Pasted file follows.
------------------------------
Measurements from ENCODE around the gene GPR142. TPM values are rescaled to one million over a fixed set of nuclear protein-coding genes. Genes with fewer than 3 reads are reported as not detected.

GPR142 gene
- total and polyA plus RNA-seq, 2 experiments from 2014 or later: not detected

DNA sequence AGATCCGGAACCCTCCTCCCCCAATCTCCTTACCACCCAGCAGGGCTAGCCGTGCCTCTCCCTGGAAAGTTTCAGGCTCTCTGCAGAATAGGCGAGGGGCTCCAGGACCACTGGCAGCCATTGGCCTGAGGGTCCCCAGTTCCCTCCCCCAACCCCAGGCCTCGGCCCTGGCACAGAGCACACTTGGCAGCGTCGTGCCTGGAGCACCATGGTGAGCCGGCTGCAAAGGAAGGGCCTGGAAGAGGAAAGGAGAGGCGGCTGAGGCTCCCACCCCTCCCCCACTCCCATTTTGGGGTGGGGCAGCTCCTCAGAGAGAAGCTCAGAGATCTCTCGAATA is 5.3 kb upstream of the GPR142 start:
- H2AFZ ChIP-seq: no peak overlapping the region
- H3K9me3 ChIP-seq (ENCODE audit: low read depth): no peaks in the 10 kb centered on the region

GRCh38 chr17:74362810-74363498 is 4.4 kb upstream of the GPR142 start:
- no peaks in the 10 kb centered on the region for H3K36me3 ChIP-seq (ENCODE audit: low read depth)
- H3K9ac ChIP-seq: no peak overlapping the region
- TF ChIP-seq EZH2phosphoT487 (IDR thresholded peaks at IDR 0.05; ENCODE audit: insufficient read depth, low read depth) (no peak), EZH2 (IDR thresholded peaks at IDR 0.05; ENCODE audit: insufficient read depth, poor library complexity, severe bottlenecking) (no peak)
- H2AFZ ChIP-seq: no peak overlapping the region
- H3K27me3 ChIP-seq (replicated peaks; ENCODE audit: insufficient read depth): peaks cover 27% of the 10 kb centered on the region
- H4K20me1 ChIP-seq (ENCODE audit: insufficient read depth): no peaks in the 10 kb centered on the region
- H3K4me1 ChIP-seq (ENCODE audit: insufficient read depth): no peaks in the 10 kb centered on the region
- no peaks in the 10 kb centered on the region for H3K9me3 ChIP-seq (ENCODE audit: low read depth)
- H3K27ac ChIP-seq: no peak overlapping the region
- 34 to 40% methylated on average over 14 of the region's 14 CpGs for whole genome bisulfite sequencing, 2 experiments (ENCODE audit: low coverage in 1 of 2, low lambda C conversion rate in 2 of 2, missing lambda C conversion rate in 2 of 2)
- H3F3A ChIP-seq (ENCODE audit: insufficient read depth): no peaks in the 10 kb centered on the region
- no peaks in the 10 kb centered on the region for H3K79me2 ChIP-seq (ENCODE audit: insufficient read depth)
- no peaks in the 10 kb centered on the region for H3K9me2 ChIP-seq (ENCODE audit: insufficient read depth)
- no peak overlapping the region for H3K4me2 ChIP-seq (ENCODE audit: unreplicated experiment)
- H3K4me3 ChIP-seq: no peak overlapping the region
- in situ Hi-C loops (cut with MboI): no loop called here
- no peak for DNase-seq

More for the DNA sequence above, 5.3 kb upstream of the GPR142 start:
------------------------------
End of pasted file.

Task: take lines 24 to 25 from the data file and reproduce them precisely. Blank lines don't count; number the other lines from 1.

- no peak for DNase-seq

More for the DNA sequence above, 5.3 kb upstream of the GPR142 start: